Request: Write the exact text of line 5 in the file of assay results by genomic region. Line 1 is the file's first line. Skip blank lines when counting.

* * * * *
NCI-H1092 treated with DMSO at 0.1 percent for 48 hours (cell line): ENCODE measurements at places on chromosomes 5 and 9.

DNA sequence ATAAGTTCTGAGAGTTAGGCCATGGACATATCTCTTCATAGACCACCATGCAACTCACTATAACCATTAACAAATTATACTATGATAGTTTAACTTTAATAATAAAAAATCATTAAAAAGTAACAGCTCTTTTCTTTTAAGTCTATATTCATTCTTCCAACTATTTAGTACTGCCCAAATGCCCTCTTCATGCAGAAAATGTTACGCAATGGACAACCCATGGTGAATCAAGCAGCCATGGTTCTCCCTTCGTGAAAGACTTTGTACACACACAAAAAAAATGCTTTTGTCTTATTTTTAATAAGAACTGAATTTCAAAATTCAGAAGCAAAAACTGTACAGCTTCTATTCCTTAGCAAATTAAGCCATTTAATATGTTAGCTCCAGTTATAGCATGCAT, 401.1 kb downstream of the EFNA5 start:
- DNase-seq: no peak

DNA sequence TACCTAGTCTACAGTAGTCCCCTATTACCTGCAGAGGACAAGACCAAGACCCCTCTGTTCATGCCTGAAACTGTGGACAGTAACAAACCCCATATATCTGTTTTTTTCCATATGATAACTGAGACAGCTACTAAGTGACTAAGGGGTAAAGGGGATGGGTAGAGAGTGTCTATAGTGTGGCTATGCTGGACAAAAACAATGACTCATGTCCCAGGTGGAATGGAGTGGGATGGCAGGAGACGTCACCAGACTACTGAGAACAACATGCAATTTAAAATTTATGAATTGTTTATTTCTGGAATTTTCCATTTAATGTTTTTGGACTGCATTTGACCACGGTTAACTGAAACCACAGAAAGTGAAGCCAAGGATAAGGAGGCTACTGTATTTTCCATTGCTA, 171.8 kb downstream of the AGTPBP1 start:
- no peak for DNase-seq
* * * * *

- no peak for DNase-seq